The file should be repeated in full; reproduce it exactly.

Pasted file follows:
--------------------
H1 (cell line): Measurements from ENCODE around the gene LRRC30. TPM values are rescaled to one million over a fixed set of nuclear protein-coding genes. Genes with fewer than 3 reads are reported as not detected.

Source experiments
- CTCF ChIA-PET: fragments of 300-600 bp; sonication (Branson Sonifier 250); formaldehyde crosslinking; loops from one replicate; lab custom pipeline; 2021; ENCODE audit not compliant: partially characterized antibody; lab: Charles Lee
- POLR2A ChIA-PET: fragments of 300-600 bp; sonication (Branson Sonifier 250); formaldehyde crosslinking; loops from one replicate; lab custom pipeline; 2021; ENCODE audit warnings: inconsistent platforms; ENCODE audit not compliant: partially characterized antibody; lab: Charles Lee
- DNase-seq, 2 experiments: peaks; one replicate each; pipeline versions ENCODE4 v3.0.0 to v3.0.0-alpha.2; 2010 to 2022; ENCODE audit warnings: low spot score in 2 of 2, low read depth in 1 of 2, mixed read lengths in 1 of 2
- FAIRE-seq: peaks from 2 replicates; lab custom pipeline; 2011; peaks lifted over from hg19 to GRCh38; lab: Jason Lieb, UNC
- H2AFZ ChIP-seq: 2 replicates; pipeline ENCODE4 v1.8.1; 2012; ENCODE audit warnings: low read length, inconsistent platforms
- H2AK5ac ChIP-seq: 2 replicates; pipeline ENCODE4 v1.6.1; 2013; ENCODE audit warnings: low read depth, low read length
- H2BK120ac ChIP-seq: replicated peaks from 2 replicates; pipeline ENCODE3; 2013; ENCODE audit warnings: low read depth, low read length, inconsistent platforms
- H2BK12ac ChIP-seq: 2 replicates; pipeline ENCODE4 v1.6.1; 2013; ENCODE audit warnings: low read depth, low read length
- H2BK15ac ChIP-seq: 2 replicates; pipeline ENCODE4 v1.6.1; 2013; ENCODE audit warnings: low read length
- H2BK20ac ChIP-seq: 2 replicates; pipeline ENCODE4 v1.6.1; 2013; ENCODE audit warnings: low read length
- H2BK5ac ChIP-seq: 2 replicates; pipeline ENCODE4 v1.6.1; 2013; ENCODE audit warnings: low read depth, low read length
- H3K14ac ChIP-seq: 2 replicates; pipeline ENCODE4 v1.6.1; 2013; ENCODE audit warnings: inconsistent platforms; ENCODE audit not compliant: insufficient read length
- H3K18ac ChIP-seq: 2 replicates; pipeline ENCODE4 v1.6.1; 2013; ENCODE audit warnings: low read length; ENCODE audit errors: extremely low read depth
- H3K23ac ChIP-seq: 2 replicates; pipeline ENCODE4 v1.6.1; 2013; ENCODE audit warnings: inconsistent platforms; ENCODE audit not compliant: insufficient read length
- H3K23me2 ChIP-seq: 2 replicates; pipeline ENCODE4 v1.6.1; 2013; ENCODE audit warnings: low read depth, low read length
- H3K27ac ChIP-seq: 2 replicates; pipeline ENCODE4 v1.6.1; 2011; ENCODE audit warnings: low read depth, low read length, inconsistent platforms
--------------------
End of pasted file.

H1 (cell line): Measurements from ENCODE around the gene LRRC30. TPM values are rescaled to one million over a fixed set of nuclear protein-coding genes. Genes with fewer than 3 reads are reported as not detected.

Source experiments
- CTCF ChIA-PET: fragments of 300-600 bp; sonication (Branson Sonifier 250); formaldehyde crosslinking; loops from one replicate; lab custom pipeline; 2021; ENCODE audit not compliant: partially characterized antibody; lab: Charles Lee
- POLR2A ChIA-PET: fragments of 300-600 bp; sonication (Branson Sonifier 250); formaldehyde crosslinking; loops from one replicate; lab custom pipeline; 2021; ENCODE audit warnings: inconsistent platforms; ENCODE audit not compliant: partially characterized antibody; lab: Charles Lee
- DNase-seq, 2 experiments: peaks; one replicate each; pipeline versions ENCODE4 v3.0.0 to v3.0.0-alpha.2; 2010 to 2022; ENCODE audit warnings: low spot score in 2 of 2, low read depth in 1 of 2, mixed read lengths in 1 of 2
- FAIRE-seq: peaks from 2 replicates; lab custom pipeline; 2011; peaks lifted over from hg19 to GRCh38; lab: Jason Lieb, UNC
- H2AFZ ChIP-seq: 2 replicates; pipeline ENCODE4 v1.8.1; 2012; ENCODE audit warnings: low read length, inconsistent platforms
- H2AK5ac ChIP-seq: 2 replicates; pipeline ENCODE4 v1.6.1; 2013; ENCODE audit warnings: low read depth, low read length
- H2BK120ac ChIP-seq: replicated peaks from 2 replicates; pipeline ENCODE3; 2013; ENCODE audit warnings: low read depth, low read length, inconsistent platforms
- H2BK12ac ChIP-seq: 2 replicates; pipeline ENCODE4 v1.6.1; 2013; ENCODE audit warnings: low read depth, low read length
- H2BK15ac ChIP-seq: 2 replicates; pipeline ENCODE4 v1.6.1; 2013; ENCODE audit warnings: low read length
- H2BK20ac ChIP-seq: 2 replicates; pipeline ENCODE4 v1.6.1; 2013; ENCODE audit warnings: low read length
- H2BK5ac ChIP-seq: 2 replicates; pipeline ENCODE4 v1.6.1; 2013; ENCODE audit warnings: low read depth, low read length
- H3K14ac ChIP-seq: 2 replicates; pipeline ENCODE4 v1.6.1; 2013; ENCODE audit warnings: inconsistent platforms; ENCODE audit not compliant: insufficient read length
- H3K18ac ChIP-seq: 2 replicates; pipeline ENCODE4 v1.6.1; 2013; ENCODE audit warnings: low read length; ENCODE audit errors: extremely low read depth
- H3K23ac ChIP-seq: 2 replicates; pipeline ENCODE4 v1.6.1; 2013; ENCODE audit warnings: inconsistent platforms; ENCODE audit not compliant: insufficient read length
- H3K23me2 ChIP-seq: 2 replicates; pipeline ENCODE4 v1.6.1; 2013; ENCODE audit warnings: low read depth, low read length
- H3K27ac ChIP-seq: 2 replicates; pipeline ENCODE4 v1.6.1; 2011; ENCODE audit warnings: low read depth, low read length, inconsistent platforms